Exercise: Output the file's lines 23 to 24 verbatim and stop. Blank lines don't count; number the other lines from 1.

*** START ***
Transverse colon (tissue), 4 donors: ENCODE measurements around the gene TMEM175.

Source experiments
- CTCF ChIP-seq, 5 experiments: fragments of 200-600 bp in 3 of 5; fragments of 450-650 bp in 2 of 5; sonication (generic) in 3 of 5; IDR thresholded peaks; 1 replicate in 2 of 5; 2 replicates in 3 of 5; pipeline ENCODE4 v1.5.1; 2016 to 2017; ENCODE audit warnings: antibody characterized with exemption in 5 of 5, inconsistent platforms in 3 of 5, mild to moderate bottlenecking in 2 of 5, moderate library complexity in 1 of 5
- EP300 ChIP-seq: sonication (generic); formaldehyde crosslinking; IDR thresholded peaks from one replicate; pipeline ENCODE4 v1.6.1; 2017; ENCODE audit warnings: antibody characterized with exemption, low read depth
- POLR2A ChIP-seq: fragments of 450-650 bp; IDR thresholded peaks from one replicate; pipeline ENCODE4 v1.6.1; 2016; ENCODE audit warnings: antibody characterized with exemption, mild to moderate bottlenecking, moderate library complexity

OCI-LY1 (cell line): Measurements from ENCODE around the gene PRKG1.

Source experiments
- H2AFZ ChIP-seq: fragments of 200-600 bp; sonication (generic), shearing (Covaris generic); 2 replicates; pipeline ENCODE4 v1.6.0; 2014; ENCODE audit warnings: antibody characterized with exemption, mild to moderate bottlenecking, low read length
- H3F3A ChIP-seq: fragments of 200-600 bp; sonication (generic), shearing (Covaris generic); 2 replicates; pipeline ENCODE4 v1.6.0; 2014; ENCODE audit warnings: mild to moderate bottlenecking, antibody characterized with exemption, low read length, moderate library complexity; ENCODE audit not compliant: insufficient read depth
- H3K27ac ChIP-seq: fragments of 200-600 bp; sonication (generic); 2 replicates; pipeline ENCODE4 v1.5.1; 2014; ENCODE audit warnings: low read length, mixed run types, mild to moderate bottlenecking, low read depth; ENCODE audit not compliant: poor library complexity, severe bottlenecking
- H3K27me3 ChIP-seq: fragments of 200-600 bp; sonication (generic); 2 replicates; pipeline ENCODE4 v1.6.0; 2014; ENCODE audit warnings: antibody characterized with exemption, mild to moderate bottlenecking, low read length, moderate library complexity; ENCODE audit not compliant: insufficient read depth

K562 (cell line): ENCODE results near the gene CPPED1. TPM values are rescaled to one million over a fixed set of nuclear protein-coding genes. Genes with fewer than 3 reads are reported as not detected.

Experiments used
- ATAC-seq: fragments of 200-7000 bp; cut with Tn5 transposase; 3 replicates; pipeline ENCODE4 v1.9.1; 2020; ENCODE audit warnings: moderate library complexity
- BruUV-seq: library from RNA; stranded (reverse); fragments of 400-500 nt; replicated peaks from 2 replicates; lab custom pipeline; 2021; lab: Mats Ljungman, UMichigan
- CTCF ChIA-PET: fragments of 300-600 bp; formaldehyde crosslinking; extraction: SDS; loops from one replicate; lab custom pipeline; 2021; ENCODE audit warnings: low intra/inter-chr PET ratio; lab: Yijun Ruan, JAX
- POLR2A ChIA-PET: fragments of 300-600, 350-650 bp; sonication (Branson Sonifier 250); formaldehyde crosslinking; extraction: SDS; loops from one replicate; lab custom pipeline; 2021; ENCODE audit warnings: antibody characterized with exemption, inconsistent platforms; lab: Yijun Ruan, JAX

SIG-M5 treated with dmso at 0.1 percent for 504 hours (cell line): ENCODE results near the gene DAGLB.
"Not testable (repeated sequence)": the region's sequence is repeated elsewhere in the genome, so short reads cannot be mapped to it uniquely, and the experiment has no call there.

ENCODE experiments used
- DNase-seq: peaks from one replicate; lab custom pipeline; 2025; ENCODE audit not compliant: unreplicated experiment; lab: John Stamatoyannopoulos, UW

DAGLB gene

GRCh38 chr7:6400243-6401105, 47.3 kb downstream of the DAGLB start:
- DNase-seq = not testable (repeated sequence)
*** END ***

GRCh38 chr7:6400243-6401105, 47.3 kb downstream of the DAGLB start:
- DNase-seq = not testable (repeated sequence)